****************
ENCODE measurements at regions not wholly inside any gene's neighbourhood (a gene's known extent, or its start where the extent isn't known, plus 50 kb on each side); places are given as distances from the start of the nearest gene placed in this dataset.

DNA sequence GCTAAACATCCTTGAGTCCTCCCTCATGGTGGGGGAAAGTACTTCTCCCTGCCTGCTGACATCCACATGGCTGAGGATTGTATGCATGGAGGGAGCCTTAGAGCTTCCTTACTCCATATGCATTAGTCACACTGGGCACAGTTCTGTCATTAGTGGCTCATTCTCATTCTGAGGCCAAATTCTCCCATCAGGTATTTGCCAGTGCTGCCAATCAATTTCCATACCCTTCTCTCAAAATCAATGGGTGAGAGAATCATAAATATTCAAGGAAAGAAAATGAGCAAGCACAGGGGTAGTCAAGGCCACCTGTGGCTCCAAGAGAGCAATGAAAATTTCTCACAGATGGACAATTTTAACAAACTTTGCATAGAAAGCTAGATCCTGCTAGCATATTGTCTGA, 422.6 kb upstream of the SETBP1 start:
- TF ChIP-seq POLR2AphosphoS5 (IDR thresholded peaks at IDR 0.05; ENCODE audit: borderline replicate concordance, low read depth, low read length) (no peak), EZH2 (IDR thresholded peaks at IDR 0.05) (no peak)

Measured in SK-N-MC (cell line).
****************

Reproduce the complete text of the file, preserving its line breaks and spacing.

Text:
ENCODE measurements at regions not wholly inside any gene's neighbourhood (a gene's known extent, or its start where the extent isn't known, plus 50 kb on each side); places are given as distances from the start of the nearest gene placed in this dataset.

DNA sequence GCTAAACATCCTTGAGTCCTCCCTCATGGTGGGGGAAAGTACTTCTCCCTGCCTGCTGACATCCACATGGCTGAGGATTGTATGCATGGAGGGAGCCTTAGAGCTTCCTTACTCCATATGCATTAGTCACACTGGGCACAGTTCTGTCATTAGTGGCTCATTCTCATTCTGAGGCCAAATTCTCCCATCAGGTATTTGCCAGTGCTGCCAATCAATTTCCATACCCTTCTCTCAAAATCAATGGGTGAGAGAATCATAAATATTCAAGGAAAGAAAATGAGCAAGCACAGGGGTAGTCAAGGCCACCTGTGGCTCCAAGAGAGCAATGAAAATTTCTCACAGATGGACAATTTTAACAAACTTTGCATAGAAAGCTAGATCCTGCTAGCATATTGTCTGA, 422.6 kb upstream of the SETBP1 start:
- TF ChIP-seq POLR2AphosphoS5 (IDR thresholded peaks at IDR 0.05; ENCODE audit: borderline replicate concordance, low read depth, low read length) (no peak), EZH2 (IDR thresholded peaks at IDR 0.05) (no peak)

Measured in SK-N-MC (cell line).